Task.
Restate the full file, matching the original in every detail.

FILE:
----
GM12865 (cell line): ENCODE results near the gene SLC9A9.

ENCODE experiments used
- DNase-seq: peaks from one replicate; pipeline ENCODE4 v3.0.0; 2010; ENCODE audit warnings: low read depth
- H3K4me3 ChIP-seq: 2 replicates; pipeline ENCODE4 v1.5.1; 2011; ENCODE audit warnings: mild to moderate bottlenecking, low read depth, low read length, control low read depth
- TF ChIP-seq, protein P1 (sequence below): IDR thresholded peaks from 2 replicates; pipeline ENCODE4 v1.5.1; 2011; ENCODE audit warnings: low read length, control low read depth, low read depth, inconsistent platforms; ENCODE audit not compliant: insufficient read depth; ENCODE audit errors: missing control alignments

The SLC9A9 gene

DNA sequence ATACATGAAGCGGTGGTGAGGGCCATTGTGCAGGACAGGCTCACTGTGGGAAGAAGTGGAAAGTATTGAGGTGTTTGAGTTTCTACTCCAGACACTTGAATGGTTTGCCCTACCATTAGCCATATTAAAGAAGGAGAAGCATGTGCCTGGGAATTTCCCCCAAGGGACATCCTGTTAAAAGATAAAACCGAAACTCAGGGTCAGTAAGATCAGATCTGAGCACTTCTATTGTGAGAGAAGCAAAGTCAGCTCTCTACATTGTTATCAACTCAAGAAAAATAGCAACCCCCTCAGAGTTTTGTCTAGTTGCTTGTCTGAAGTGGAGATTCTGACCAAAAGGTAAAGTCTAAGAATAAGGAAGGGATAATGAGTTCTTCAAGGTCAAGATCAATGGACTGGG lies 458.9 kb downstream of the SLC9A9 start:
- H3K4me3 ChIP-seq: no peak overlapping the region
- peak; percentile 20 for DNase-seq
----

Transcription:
GM12865 (cell line): ENCODE results near the gene SLC9A9.

ENCODE experiments used
- DNase-seq: peaks from one replicate; pipeline ENCODE4 v3.0.0; 2010; ENCODE audit warnings: low read depth
- H3K4me3 ChIP-seq: 2 replicates; pipeline ENCODE4 v1.5.1; 2011; ENCODE audit warnings: mild to moderate bottlenecking, low read depth, low read length, control low read depth
- TF ChIP-seq, protein P1 (sequence below): IDR thresholded peaks from 2 replicates; pipeline ENCODE4 v1.5.1; 2011; ENCODE audit warnings: low read length, control low read depth, low read depth, inconsistent platforms; ENCODE audit not compliant: insufficient read depth; ENCODE audit errors: missing control alignments

The SLC9A9 gene

DNA sequence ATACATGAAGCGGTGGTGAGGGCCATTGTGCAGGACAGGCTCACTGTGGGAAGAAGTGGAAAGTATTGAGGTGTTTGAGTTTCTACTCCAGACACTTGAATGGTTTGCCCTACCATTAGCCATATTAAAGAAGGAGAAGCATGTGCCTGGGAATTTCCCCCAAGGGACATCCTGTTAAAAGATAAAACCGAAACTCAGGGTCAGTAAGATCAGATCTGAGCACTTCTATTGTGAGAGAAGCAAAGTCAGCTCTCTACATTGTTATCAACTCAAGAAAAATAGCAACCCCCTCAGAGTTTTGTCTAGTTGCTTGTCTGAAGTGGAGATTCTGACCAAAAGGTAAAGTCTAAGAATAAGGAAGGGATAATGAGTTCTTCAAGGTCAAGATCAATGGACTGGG lies 458.9 kb downstream of the SLC9A9 start:
- H3K4me3 ChIP-seq: no peak overlapping the region
- peak; percentile 20 for DNase-seq